• 24. How they “ Tick ” O Exposed to vast amounts of information at a very young age O Different patterns of communications and social intimacy O Ambitious, but with unrealistic expectations O Well aware of rules, but enjoy the challenge of circumventing the rules 26
    • 25. ENGAGING THE MILLENNIALS O Learn at a fast pace that does not involve a “telling style”/ “text- oriented” style of teaching O Like visual examples, less text, and less telling O Want interactivity 27
    • 26. 28 “Your goal should not be to discard social media, but to figure out how to make it a powerful tool, rather than a useless distraction.” -Ben Parr
    • 27. A Vision of K-12 Students Today 29 Social Media Revolution
    • 28. 30 “The qualities that make Twitter seem insane and half-baked are what makes it so powerful.” - Jonathan Zittrain –Harvard Law Professor & Internet Expert
    • 29. 31 Glossary of Twitter Terms Tweet. A message sent via Twitter (140 Charters). Hashtag. Hashtags allow the community to easily stream a particular subject by using a hash in front of the tag. Example: Putting #iPhone in a tweet about the iPhone. DM. A Direct Message sent via Twitter only the recipient can see. Twittastic. The Twitter version of fantastic. Dweet. A tweet sent while drunk. http://webtrends.about.com/od/twitter/a/twitter_glossary.htm
    • 30. 32 “Why do I want to write only 140 characters at a time?” -Josh Murdock Variety of Content – News Source – Information – Promotional Tool – Networking - PLN https://twitter.com/professorjosh #EdTech #Elearning #HigherEd #EdChat
    • 31. 33 “It use to be, you had to be famous to let everyone know what was on your mind. Not any more!” -Lisa Macon https://twitter.com/lisamacon
    • 32. 34 “Academic Excellence in 140 Characters.” Rey Junco Study showed the positive effect of Twitter on college student engagement and grades. https://twitter.com/reyjunco http://youtu.be/SVOY2x81_bg
    • 33. 35 “Before long you begin to realize how much Twitter helps you inspire others.” - A m a n d a K e r n https://twitter.com/amandakern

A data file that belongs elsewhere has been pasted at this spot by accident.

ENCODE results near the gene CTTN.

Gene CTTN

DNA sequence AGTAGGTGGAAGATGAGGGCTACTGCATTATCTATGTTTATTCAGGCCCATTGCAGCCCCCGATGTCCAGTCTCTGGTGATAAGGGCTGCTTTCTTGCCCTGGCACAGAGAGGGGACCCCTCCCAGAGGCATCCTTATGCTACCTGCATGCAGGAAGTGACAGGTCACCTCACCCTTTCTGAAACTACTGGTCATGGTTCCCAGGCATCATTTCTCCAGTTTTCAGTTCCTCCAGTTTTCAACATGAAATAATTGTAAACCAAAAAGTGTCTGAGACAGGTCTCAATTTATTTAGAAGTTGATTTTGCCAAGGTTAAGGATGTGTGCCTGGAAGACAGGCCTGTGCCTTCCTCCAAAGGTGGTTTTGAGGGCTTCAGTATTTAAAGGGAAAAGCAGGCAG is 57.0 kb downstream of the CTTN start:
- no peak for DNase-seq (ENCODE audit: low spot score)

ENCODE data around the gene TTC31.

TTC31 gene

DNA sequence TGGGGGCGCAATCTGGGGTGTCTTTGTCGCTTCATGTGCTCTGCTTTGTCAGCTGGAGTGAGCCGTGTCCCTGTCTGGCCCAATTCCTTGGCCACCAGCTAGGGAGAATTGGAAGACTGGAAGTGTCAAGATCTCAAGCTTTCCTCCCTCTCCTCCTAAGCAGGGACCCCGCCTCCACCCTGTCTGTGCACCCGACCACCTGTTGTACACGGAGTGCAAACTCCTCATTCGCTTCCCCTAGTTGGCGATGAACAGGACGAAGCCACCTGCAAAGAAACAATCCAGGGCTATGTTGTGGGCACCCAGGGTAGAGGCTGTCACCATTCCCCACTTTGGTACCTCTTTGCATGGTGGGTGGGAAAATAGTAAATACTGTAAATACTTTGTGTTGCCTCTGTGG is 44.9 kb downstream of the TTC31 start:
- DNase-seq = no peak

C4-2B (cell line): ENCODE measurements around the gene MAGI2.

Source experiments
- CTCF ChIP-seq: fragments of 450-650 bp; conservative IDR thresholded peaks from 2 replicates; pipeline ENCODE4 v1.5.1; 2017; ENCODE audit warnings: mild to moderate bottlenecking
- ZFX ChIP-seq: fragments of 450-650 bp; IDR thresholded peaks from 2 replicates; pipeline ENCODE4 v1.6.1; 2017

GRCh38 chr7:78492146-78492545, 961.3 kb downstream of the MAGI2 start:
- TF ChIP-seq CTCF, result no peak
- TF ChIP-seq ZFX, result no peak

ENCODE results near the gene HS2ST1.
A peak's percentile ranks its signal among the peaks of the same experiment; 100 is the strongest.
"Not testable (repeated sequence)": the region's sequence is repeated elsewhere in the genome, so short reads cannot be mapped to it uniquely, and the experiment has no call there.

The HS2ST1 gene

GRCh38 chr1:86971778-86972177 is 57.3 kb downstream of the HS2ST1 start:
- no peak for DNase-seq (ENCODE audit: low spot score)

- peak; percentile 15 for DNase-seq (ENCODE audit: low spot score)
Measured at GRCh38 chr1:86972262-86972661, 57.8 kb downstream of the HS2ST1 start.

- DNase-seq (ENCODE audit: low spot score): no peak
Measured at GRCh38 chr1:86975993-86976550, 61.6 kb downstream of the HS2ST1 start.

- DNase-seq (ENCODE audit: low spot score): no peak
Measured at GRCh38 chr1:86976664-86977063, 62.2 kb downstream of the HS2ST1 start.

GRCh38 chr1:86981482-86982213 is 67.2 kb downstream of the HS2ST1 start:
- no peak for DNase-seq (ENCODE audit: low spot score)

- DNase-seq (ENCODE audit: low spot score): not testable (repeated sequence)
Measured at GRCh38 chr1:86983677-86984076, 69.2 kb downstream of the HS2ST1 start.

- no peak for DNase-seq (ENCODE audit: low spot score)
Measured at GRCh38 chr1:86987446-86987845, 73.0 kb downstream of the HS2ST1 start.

• 34. 36 “ The principle goal of education is to create men and women who are capable of doing new things, not simply repeating what other generations have done.” - Jean Piaget
    • 35. 38 Facebook Stats - www.facebook.com More than 500 million active users 50% of our active users log on daily Average 130 friends People spend over 700 billion minutes per month on Facebook Average user is connected to 80 community pages, groups, and events Average user creates 90 pieces of content each month
    • 36. 3939 “FACEBOOK IS MY SOCIAL AND WORK NETWORK.” – Josh Murdock Connect – Collaborate – Share – Network http://www.facebook.com/professorjosh My “Like” Pages
    • 37. 4040 “Not being on Facebook is like not having a TV or not owning a cell phone. You can avoid it, but you’ll really miss out. ” – Lisa Macon http://www.facebook.com/lisamacon
    • 38. 4141 Facebook Groups in Education The Advantage of Facebook Group in Education by Nate Green
    • 39. 4242 “Instead of asking students to stop using it, embrace Facebook as a learning & communication tool.” – A m a n d a K e r n http://www.facebook.com/amandakern
    • 40. 4343 “It’s not just about recipes, fashion, and DIY ideas. You can bookmark and share ideas visually across educational networks ” – Josh Murdock http://www.pinterest.com/professorjosh
    • 41. 44
    • 42. Twitter: @professorjosh Facebook: facebook.com/professorjosh Blog: http://professorjosh.com Email: jmurdock3@valenciacollege.edu